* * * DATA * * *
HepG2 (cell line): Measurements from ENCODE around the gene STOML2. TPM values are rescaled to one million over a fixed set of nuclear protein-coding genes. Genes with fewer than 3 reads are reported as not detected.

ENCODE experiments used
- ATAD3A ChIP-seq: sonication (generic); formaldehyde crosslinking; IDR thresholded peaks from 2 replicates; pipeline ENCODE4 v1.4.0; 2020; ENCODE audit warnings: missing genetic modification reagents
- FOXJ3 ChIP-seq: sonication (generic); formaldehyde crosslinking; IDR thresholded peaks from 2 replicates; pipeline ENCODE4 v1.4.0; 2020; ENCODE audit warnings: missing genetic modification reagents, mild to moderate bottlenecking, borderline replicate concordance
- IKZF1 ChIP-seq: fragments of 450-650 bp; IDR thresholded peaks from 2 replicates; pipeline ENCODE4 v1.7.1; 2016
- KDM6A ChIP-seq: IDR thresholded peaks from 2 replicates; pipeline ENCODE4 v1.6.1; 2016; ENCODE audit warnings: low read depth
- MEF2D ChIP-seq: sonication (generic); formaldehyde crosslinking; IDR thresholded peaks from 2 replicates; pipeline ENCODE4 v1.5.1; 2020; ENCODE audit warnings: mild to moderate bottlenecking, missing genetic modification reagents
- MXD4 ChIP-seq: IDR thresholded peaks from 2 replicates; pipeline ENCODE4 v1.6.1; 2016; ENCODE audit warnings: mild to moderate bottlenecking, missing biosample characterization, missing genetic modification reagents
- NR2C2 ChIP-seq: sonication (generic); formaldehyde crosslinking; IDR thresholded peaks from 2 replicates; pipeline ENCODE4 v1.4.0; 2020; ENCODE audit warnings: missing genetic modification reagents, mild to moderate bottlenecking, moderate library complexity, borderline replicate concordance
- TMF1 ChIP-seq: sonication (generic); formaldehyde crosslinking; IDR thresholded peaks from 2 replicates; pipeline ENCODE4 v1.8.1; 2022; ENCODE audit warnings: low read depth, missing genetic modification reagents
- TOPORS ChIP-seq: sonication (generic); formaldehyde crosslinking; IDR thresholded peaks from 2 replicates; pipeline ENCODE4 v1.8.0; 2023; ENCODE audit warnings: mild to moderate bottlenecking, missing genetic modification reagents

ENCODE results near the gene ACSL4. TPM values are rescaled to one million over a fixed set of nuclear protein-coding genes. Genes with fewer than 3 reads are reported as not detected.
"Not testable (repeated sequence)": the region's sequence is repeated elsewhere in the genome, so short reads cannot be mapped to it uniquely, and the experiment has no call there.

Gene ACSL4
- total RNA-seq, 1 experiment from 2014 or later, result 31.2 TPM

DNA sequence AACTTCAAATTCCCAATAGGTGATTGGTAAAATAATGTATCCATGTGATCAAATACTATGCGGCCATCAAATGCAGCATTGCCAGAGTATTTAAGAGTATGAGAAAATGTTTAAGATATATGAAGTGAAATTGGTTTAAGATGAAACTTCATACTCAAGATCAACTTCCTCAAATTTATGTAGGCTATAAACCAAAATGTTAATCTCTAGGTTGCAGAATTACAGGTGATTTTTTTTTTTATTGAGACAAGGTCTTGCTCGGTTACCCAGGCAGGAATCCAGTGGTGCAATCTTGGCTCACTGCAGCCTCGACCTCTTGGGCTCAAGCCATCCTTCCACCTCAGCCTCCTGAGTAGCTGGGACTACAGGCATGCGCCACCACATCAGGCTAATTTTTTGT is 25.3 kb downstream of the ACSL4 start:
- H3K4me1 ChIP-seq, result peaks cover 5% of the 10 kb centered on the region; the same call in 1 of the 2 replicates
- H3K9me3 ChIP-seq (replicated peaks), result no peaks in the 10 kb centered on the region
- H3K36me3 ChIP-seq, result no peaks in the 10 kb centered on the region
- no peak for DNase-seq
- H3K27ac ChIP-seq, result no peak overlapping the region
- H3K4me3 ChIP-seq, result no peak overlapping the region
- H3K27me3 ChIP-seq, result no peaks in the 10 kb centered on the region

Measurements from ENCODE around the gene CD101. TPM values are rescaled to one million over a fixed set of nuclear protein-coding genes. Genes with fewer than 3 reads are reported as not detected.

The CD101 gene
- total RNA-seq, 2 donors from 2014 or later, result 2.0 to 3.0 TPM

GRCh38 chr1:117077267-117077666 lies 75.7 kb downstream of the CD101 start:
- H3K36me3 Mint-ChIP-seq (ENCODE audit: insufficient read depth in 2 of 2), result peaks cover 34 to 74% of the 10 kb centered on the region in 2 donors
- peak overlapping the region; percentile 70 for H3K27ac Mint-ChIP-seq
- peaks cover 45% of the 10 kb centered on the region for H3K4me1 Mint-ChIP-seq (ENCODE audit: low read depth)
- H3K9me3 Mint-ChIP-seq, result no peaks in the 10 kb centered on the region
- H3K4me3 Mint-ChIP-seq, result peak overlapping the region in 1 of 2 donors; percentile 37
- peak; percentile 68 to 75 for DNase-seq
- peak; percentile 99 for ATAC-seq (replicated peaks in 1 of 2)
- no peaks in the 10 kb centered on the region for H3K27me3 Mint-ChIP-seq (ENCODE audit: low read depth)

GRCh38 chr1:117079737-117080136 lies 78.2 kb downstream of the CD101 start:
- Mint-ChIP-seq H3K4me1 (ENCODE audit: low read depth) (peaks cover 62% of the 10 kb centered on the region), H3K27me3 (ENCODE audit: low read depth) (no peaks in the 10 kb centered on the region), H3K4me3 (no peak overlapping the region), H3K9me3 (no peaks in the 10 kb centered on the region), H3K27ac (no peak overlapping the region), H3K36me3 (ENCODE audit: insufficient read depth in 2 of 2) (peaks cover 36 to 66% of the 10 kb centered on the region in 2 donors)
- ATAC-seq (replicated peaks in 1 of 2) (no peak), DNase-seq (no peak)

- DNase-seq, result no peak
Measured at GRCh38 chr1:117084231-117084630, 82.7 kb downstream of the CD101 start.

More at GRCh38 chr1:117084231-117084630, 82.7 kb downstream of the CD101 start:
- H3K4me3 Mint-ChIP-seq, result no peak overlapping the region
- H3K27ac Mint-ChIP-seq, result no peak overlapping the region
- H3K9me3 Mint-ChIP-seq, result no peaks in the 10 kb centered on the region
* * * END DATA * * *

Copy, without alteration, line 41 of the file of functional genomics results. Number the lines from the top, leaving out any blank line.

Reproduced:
More at GRCh38 chr1:117084231-117084630, 82.7 kb downstream of the CD101 start: